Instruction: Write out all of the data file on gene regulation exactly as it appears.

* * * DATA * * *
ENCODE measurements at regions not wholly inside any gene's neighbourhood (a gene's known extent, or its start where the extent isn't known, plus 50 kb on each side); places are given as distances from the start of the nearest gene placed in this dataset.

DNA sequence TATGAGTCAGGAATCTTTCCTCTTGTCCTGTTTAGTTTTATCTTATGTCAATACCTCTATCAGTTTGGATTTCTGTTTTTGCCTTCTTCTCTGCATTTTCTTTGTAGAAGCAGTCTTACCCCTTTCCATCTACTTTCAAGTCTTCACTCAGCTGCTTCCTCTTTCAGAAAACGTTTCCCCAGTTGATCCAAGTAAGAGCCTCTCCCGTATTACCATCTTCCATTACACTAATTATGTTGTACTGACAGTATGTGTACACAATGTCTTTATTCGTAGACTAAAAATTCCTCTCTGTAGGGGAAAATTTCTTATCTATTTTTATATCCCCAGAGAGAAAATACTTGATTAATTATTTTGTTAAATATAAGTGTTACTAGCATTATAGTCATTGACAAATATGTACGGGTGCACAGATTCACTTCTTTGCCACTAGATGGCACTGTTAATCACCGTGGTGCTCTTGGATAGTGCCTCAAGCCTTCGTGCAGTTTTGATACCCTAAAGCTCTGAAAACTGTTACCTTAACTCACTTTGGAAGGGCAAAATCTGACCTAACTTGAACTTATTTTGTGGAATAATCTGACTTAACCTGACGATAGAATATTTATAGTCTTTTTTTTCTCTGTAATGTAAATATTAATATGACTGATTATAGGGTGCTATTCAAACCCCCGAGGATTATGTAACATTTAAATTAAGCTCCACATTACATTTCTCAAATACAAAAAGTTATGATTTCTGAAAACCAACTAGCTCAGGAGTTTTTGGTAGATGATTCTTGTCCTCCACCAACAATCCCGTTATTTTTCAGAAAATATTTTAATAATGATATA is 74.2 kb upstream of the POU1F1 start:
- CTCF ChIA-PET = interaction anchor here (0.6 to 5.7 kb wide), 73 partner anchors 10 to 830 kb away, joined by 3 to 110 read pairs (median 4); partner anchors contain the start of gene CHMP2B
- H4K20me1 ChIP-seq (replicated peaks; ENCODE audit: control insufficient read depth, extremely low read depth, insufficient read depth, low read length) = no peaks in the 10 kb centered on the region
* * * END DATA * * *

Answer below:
ENCODE measurements at regions not wholly inside any gene's neighbourhood (a gene's known extent, or its start where the extent isn't known, plus 50 kb on each side); places are given as distances from the start of the nearest gene placed in this dataset.

DNA sequence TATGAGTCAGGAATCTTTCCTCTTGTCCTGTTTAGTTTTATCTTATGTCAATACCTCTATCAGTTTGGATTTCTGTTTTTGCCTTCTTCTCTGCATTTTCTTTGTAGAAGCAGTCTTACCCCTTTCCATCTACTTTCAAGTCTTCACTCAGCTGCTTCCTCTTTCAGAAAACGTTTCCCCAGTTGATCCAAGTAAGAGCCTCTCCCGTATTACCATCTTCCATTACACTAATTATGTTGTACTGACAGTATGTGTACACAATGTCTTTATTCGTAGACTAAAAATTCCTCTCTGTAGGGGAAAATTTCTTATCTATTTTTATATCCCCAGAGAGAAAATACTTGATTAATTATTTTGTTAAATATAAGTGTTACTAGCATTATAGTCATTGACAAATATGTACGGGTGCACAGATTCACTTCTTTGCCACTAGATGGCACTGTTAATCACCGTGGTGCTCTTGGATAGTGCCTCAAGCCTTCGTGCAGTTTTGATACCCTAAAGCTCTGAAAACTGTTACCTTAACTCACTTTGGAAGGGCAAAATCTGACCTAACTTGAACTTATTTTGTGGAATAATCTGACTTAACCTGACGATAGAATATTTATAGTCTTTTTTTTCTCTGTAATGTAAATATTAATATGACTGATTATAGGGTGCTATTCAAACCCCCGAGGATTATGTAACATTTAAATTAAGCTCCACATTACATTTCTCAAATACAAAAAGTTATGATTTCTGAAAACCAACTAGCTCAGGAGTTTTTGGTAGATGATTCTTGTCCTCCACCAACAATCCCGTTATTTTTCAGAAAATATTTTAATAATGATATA is 74.2 kb upstream of the POU1F1 start:
- CTCF ChIA-PET = interaction anchor here (0.6 to 5.7 kb wide), 73 partner anchors 10 to 830 kb away, joined by 3 to 110 read pairs (median 4); partner anchors contain the start of gene CHMP2B
- H4K20me1 ChIP-seq (replicated peaks; ENCODE audit: control insufficient read depth, extremely low read depth, insufficient read depth, low read length) = no peaks in the 10 kb centered on the region